DIRT, & HOW I LEARNED TO LOVE IT
August 30, 2012

If you’re a writer and your house is too clean, something is wrong. – novelist and playwright, Jim Grimsley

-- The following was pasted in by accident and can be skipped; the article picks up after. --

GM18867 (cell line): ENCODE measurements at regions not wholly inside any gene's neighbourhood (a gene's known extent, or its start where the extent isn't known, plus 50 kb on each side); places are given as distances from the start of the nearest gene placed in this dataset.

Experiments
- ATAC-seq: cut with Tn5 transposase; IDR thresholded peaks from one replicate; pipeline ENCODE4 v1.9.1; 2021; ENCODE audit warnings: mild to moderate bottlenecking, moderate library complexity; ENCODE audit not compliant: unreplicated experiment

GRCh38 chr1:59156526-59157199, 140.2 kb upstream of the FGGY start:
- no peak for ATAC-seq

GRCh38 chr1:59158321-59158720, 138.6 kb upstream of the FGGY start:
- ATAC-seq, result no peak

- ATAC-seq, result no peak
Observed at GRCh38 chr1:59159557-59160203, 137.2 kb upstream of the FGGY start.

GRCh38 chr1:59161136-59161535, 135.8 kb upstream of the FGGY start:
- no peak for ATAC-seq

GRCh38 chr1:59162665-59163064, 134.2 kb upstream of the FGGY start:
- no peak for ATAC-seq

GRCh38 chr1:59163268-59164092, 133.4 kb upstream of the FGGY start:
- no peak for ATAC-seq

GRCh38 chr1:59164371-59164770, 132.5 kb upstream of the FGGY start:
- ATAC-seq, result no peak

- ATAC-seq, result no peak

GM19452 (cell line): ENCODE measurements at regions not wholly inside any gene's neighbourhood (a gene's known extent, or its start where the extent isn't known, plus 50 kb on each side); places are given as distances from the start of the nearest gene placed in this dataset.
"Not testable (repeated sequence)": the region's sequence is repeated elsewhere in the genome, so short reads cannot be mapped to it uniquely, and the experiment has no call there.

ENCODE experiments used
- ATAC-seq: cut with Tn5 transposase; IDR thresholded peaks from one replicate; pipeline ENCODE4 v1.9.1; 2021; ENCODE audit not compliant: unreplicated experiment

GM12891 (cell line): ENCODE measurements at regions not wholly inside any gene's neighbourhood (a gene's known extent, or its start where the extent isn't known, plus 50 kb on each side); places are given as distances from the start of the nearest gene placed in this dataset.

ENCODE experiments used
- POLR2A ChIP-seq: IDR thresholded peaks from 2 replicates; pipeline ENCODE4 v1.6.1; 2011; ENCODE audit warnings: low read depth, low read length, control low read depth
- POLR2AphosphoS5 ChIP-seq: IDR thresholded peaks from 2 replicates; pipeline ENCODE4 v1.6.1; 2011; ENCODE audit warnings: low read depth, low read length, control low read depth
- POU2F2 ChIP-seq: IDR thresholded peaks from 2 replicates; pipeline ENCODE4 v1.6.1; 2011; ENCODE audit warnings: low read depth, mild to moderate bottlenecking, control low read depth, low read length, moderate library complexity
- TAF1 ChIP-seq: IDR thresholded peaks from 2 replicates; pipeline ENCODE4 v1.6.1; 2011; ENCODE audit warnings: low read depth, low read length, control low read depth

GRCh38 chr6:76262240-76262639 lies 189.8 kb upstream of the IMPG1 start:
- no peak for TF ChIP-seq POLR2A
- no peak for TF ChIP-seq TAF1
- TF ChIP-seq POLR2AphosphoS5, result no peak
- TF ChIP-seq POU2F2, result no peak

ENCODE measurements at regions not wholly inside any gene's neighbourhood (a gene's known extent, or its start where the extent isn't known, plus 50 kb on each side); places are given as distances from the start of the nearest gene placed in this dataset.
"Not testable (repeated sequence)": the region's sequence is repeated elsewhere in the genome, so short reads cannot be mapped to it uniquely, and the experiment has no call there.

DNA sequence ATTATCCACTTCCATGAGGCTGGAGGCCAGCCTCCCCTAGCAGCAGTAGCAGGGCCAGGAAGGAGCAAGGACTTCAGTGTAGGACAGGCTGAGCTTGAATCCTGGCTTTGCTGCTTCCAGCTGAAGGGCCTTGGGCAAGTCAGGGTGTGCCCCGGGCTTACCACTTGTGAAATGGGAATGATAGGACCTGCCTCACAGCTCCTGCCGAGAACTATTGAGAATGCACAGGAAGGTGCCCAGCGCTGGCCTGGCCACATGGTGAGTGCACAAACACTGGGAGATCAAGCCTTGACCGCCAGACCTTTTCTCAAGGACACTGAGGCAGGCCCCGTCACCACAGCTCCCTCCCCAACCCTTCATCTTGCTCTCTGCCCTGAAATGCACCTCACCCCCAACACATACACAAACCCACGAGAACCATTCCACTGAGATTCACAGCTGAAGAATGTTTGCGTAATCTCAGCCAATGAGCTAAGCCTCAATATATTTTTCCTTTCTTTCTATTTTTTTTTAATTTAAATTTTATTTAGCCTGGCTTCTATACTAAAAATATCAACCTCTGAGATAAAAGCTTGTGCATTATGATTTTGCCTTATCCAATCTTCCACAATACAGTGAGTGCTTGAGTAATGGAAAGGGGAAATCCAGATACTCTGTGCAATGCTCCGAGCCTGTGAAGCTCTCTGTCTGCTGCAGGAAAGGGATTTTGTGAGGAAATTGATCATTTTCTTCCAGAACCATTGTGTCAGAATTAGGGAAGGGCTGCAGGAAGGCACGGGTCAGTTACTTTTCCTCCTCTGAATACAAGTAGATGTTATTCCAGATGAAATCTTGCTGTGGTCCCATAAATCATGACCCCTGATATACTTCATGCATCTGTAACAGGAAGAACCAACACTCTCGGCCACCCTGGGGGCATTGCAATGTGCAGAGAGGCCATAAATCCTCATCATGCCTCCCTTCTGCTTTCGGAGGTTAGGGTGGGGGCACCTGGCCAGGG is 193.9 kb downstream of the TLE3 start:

“What you’ve done is amazing!” Bebe says, who has phoned after looking at my web site. I know what she means – the books, magazine articles and reviews I’ve published, the countless manuscripts I’ve read and critiqued and the 31 years I’ve led Zona Rosa (missing only one group due to illness). Implied in her comment is how? And as I hang up after giving her the details on visiting our Savannah Zona Rosa group, the answer springs to mind: dirt! I suddenly realize that I’ve been able to do it all because of dirt, and my ability to ignore it. This morning, as I walked through the hall I’d let my finger trail through the thick dust on the manual typewriter on which I wrote my first two books, and which I keep enshrined there on a table. But did I stop to clean it? No. Instead, I thumb tacked a little note in my brain to possibly dust it – someday. But I went on with my notebooks to the front porch, where I sat down to work. I had long since learned to compartmentalize and focus, and I also believed, as some smart woman wrote long ago, “Dirt is only matter out of place.” And I had embraced her attitude learned early on, indeed, as soon as I became enamored of writing, and realized it was my destiny. Had I been thrown decades before when my 9-year-old daughter Darcy announced that Harold – one of our many cats – had shit on the mantle just moments before my poetry group was due to arrive? No. Quickly getting rid of the shit – even if it meant sweeping dust balls under the rugs, permitted me to do, I quickly learned, what was most important to me: write, read books, and talk about reading and writing. Today I’m grateful to dirt for giving me the chance to hone these skills. And as a result, in Zona Rosa, we have two essential credos: Use the F word – Focus, and Use the C word – Compartmentalize. Which leaves to the question: Where do you stand on the choices you make everyday as you live – as poet Mary Oliver put it – your one beautiful life?

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